Health Tips: Fruit of the Vine
Grapes are such an easy fruit to eat. Most of us have given our children grapes as a quick snack, added them to cheese plates, maybe even stewed them into compote, or used them as a condiment in the form of grape jelly. Grapes give a quick pick-me-up since they contain a fair amount of simple sugars. Even though their glycemic index falls in the middle of the range, early studies have suggested that they may help with blood sugar regulation. This may be due to the fiber and the antioxidants found in grapes. For specific ways to control your blood sugar, contact me at http://www.bettereatingcoach.com/index.html. Ripe grapes consist of an equal ratio of glucose and fructose. These two types of sugars are fermentable allowing grapes to be used for winemaking.
But did you know that grapes are actually members of the berry family? They are grown on every continent except Antarctica. Table grapes (the ones we consume), wine grapes and raisins are all from the Vitaceae family. There are over 60 different species of grape and thousands of varieties. Table grapes are usually larger in size, seedless and possess thinner skins as opposed to the smaller wine grapes that contain seeds and have thicker skins. Grapes are about 80% water. Raisins, also called sultanas, are dried grapes that are either dark from red or black grapes or white from green grapes. As dried fruit comprised of only 15% water, raisins have more concentrated sugars than raw grapes.
Grapes are relatively low in calories. One cup, which contains about 15-20 grapes, has about 104 calories, 1 gram of dietary fiber and 23 grams of sugar. Grapes are not a good source of protein. However, they are high in vitamin C and vitamin K, with 27% and 28% of the daily value respectively. They are also rich in manganese and have good amounts of potassium and vitamins B1 and B6.
So what’s special about grapes? Grapes are rich in phytonutrients that benefit many of our body systems including the cardiovascular, respiratory, nervous and immune systems. In addition, these phytonutrients may aid in cancer prevention and are anti-inflammatory. They act as antioxidants to provide damage control from the free radicals that we encounter in the environment or from our own metabolism. The darker the color of the grape, the more antioxidants it contains. The number of different antioxidants in darker colored grapes is well into the hundreds. Resveratrol, one of the phytonutrients found mostly in the skin and seeds of red and black grapes, may play a role in longevity. In studies, resveratrol has been shown to increase expression of three genes related to anti-aging. For more on resveratrol, see my article http://www.bettereatingcoach.com/101712–wine-and-wellness.html. The highest concentration of antioxidants in grapes is found in the skin and seeds as opposed to the flesh. In fact, the flesh of the grape contains between 1/20th to 1/100th of the total antioxidant activity. So avoid peeling grapes.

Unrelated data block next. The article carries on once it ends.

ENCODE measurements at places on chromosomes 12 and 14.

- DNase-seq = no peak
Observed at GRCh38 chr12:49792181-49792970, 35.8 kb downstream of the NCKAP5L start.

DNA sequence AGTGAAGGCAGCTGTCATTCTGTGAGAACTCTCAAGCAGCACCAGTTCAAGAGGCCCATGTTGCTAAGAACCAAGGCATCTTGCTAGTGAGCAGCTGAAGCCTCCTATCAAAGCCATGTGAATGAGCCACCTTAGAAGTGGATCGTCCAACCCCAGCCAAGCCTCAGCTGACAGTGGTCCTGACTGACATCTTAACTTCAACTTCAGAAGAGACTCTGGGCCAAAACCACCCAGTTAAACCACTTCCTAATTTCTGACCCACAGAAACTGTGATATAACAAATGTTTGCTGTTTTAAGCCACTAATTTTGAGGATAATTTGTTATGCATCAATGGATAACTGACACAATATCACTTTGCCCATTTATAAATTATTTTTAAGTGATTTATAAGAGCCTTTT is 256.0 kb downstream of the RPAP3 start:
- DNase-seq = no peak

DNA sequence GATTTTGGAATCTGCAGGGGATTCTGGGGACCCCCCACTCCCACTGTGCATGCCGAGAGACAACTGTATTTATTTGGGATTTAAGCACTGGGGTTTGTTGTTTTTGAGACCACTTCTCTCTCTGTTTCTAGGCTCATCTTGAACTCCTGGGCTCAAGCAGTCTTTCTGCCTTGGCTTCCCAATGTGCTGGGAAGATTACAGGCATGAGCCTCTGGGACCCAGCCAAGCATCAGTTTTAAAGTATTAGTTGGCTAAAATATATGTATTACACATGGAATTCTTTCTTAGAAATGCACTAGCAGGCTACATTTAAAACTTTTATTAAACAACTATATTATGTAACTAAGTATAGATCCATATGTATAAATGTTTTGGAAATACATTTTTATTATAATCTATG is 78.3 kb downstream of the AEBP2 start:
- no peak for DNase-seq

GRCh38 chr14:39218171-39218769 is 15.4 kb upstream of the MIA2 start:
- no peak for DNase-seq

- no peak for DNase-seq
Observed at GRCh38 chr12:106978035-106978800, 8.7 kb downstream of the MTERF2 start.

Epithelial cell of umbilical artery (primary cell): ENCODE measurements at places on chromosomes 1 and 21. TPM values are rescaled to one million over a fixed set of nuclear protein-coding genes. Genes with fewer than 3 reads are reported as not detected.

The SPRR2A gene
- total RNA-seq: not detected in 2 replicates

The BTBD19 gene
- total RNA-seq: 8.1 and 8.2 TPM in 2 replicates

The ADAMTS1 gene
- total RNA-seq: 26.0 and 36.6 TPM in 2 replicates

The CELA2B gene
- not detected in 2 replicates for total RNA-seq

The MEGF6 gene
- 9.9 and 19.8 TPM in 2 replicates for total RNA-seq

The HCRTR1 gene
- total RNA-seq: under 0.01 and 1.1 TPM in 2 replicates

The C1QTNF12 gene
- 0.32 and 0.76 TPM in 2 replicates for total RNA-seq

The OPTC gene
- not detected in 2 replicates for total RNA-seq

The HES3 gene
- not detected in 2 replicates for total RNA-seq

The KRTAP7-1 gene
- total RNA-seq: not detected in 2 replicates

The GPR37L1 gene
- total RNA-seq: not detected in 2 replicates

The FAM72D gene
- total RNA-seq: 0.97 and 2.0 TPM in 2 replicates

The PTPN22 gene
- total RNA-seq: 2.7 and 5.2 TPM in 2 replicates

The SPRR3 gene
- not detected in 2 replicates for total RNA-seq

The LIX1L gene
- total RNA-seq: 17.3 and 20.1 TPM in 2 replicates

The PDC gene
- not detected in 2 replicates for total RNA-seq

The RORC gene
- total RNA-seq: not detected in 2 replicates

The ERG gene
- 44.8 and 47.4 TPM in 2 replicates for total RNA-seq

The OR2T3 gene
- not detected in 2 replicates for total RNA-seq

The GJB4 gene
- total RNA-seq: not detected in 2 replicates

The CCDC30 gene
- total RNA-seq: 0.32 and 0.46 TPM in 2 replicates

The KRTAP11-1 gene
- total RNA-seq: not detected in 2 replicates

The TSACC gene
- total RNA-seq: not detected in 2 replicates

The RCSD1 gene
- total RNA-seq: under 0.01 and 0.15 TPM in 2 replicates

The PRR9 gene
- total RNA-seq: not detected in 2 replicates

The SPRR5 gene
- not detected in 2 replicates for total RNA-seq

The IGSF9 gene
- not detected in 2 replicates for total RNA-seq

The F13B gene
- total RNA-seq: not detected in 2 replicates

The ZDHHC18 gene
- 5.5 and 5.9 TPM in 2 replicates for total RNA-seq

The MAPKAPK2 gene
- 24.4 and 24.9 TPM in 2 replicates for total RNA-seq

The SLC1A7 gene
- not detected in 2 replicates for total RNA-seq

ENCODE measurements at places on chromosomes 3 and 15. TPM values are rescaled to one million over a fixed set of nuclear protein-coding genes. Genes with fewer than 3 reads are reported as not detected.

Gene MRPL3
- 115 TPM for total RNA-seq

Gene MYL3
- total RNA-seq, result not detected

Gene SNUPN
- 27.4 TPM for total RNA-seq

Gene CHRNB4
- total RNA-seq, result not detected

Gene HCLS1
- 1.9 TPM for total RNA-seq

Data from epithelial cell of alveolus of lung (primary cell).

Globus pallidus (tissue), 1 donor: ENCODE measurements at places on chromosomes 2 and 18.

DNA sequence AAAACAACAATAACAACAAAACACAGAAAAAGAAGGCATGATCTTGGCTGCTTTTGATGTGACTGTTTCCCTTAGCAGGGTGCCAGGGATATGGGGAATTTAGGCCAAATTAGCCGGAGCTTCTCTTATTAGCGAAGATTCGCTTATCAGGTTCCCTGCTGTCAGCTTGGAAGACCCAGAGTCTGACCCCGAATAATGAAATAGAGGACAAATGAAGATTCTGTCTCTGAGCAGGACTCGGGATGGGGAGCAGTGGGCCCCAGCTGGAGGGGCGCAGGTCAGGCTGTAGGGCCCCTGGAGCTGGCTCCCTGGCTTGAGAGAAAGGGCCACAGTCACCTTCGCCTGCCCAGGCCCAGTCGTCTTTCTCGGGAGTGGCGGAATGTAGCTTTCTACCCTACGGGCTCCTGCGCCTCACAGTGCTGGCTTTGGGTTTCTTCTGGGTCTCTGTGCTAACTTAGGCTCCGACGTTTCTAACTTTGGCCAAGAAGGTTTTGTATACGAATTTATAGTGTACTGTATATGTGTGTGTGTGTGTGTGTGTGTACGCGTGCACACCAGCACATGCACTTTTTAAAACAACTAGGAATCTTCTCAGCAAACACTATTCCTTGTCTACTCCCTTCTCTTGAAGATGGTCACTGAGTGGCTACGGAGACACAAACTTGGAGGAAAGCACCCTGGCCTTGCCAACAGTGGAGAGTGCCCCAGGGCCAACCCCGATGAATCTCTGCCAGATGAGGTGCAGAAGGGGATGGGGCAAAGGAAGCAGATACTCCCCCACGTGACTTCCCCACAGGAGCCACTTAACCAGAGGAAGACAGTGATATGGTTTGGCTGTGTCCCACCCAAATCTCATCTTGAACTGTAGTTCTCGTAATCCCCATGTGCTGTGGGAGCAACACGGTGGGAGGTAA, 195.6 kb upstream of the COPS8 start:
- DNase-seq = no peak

Our cardiovascular system, pumping blood and nutrients throughout the body, ensures that we have a ready supply of oxygen to all our cells. All our cells need to be protected from free radicals but particularly those that are rich in oxygen due to the chemical nature of free radicals. As our arteries possess high concentrations of oxygen, antioxidants are especially important in the circulatory system. Some benefits that have been linked to grape consumption include better blood pressure regulation, reduced LDL cholesterol levels and lowered LDL oxidation. There are also some theories that grapes play a key role in explaining the “French paradox”. Why is it that the French who consume large quantities of saturated fat have much lower levels of heart disease than would be expected? One possible explanation is that antioxidants in grapes and red wine are supporting their cardiovascular system by neutralizing the free radicals and preventing oxidative damage.
Grapes may also provide us with support for cognition. Studies have shown that consuming grape extracts may reduce these harmful free radicals that oxidize cells in the brain. In studies, the quantity of beta-amyloid proteins associated with Alzheimer’s disease has been reduced when grape extracts have been taken. So eating some grapes may be beneficial to your brain health and mental well-being.
Conventionally grown grapes are one of the fruits that are heavily sprayed with pesticides. Buying organic grapes is a safer choice. For tips on removing pesticides, see my article http://www.bettereatingcoach.com/7912-a-peach-a-day.html. To obtain the highest concentration of antioxidants, buy grapes that are fully ripe. They should be plump and wrinkle-free. The grapes should be firmly attached to the stems. Grapes will spoil and ferment when left at room temperature. Loosely wrap unwashed grapes in a paper towel and place in an airtight bag for up to 5 days in the refrigerator. If you are not using all the grapes at once, separate the grapes clusters instead of picking off individual grapes so that the stems will not dry out.
White (or green) grapes taste great but have fewer nutritional benefits than red grapes. You won’t obtain all the antioxidants, particularly the anthocyanins that give red and black grapes their color. But you will get some antioxidants as well as vitamins A, C and K and calcium and iron. They also have fewer oxalates for those that have a history of kidney or gallstones. Note that eating too many grapes can have a laxative effect. Even with these potential negatives, grapes are beneficial. Just don’t eat them alone. For a delicious salad, try my mizuna, pomegranate and walnut salad at http://www.bettereatingcoach.com/recipe-fall-2012.html. Enjoy these fruits of the vine.
© Geri Wohl, CNC